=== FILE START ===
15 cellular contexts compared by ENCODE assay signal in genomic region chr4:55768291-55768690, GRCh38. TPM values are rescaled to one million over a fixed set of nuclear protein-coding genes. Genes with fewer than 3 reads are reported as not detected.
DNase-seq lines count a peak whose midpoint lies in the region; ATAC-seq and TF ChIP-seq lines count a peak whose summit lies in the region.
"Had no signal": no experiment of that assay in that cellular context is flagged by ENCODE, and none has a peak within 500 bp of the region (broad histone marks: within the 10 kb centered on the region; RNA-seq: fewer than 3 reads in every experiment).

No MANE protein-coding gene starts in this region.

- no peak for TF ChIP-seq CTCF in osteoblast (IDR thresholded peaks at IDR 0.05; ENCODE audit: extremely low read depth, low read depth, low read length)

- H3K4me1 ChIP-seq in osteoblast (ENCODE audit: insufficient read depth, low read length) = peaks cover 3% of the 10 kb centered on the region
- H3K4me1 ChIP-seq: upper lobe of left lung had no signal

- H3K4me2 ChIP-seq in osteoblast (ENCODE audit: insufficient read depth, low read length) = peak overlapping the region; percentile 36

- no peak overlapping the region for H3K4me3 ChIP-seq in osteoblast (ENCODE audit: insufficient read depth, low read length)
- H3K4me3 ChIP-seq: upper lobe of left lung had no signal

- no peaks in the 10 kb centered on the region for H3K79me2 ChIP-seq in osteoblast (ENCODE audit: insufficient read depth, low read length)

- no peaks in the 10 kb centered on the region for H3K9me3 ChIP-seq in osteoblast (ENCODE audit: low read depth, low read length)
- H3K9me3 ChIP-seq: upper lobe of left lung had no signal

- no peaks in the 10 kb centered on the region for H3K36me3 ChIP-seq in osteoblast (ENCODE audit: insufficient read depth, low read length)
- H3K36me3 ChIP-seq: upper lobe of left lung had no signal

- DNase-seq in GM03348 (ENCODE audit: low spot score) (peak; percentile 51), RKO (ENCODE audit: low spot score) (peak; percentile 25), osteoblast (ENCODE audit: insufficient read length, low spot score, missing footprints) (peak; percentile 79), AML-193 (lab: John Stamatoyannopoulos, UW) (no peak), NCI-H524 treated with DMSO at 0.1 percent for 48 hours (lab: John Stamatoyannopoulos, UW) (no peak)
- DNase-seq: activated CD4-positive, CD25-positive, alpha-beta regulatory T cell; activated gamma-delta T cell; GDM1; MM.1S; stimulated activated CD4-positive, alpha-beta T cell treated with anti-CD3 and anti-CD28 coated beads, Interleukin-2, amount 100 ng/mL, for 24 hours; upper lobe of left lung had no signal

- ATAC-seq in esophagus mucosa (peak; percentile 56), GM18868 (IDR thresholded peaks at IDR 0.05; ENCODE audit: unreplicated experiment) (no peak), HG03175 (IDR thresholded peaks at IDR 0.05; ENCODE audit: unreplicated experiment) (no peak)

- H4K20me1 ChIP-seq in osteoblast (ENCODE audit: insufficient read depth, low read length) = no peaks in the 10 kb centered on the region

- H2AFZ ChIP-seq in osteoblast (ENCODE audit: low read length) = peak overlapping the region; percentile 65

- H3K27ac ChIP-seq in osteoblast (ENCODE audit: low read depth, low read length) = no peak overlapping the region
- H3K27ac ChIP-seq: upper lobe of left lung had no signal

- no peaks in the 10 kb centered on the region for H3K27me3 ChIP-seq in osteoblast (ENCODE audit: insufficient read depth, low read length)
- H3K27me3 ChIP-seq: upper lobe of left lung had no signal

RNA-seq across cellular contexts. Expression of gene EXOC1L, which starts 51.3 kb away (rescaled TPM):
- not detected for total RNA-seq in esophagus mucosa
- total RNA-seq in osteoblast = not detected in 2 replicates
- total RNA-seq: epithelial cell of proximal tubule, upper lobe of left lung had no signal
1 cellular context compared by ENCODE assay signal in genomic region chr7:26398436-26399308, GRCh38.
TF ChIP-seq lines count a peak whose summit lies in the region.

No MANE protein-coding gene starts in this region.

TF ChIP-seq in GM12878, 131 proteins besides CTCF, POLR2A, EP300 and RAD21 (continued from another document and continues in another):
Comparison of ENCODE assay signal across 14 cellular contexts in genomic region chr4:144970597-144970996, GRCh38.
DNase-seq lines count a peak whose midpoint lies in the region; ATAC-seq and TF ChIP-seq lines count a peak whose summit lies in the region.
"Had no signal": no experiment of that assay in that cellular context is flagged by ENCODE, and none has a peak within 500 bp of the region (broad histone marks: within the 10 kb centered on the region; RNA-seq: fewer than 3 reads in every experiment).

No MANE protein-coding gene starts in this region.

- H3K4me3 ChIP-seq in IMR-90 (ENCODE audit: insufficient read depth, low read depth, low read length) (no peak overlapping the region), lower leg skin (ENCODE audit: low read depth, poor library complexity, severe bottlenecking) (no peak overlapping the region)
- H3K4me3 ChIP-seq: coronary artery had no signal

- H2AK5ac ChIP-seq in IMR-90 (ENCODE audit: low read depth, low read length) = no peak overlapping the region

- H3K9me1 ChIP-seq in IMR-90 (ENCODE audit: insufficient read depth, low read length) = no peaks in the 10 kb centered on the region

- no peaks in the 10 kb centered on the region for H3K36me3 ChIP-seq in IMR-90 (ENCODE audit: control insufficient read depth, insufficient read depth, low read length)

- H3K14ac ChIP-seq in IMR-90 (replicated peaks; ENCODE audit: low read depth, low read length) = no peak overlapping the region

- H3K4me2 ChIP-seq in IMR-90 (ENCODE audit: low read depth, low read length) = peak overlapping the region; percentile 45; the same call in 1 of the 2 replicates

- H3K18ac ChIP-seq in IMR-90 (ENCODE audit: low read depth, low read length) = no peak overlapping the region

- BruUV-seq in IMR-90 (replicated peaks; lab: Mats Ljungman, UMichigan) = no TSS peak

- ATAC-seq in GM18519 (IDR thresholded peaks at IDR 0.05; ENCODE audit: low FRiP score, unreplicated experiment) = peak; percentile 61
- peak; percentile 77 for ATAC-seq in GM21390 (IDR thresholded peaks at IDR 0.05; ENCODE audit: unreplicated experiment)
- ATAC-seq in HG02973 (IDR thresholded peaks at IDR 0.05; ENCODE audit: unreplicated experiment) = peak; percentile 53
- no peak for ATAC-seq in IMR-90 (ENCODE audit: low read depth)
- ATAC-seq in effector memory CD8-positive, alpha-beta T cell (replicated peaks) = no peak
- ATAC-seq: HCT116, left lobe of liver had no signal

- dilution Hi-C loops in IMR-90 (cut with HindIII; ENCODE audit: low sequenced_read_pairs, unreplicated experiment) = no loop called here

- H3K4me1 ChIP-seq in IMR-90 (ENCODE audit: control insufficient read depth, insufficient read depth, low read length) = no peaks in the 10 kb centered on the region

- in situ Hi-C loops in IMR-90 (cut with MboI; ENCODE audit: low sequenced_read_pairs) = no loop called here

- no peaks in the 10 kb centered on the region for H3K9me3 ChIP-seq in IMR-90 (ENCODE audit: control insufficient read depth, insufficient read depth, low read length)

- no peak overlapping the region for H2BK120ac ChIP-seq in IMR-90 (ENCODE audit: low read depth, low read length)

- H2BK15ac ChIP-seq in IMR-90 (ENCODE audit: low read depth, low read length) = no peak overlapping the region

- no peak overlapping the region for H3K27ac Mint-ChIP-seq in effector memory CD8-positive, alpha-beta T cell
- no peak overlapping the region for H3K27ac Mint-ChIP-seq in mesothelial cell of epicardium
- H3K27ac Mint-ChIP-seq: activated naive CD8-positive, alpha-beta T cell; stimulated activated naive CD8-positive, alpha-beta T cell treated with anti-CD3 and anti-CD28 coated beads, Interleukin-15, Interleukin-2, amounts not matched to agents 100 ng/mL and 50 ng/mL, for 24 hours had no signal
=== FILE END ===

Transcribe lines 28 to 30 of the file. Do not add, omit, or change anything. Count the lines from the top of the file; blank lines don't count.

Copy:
- total RNA-seq: epithelial cell of proximal tubule, upper lobe of left lung had no signal
1 cellular context compared by ENCODE assay signal in genomic region chr7:26398436-26399308, GRCh38.
TF ChIP-seq lines count a peak whose summit lies in the region.